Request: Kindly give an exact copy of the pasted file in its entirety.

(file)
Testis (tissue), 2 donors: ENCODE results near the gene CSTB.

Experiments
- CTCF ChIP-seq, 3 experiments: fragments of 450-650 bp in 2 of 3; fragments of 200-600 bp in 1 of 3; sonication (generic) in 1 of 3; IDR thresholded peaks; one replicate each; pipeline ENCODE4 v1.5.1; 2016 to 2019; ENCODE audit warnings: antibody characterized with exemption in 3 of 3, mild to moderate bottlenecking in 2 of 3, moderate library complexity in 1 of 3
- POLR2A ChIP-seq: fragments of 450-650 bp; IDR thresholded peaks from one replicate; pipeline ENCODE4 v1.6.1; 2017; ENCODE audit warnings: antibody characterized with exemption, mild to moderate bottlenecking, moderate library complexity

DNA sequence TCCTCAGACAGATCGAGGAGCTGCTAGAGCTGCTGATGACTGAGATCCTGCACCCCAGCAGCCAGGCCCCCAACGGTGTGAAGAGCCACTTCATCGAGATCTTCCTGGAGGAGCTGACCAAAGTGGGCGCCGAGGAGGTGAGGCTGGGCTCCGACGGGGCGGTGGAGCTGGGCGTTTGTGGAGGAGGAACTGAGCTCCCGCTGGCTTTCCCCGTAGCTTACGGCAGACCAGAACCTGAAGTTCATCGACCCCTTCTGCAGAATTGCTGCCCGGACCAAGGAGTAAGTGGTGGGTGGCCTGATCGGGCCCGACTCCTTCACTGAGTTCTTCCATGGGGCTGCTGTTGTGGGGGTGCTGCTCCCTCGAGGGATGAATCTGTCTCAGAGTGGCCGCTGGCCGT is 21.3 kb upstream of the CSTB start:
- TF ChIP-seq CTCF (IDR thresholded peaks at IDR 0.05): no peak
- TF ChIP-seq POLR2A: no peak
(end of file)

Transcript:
Testis (tissue), 2 donors: ENCODE results near the gene CSTB.

Experiments
- CTCF ChIP-seq, 3 experiments: fragments of 450-650 bp in 2 of 3; fragments of 200-600 bp in 1 of 3; sonication (generic) in 1 of 3; IDR thresholded peaks; one replicate each; pipeline ENCODE4 v1.5.1; 2016 to 2019; ENCODE audit warnings: antibody characterized with exemption in 3 of 3, mild to moderate bottlenecking in 2 of 3, moderate library complexity in 1 of 3
- POLR2A ChIP-seq: fragments of 450-650 bp; IDR thresholded peaks from one replicate; pipeline ENCODE4 v1.6.1; 2017; ENCODE audit warnings: antibody characterized with exemption, mild to moderate bottlenecking, moderate library complexity

DNA sequence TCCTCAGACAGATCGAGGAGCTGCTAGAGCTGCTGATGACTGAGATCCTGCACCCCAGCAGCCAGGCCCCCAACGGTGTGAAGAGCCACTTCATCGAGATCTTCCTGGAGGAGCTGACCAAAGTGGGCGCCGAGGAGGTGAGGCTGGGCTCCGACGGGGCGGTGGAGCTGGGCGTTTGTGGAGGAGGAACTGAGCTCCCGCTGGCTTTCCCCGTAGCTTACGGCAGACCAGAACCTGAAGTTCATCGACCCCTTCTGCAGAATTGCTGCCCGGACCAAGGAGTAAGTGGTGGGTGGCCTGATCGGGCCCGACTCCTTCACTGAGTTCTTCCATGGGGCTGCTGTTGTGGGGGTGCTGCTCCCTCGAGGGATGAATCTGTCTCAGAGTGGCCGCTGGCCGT is 21.3 kb upstream of the CSTB start:
- TF ChIP-seq CTCF (IDR thresholded peaks at IDR 0.05): no peak
- TF ChIP-seq POLR2A: no peak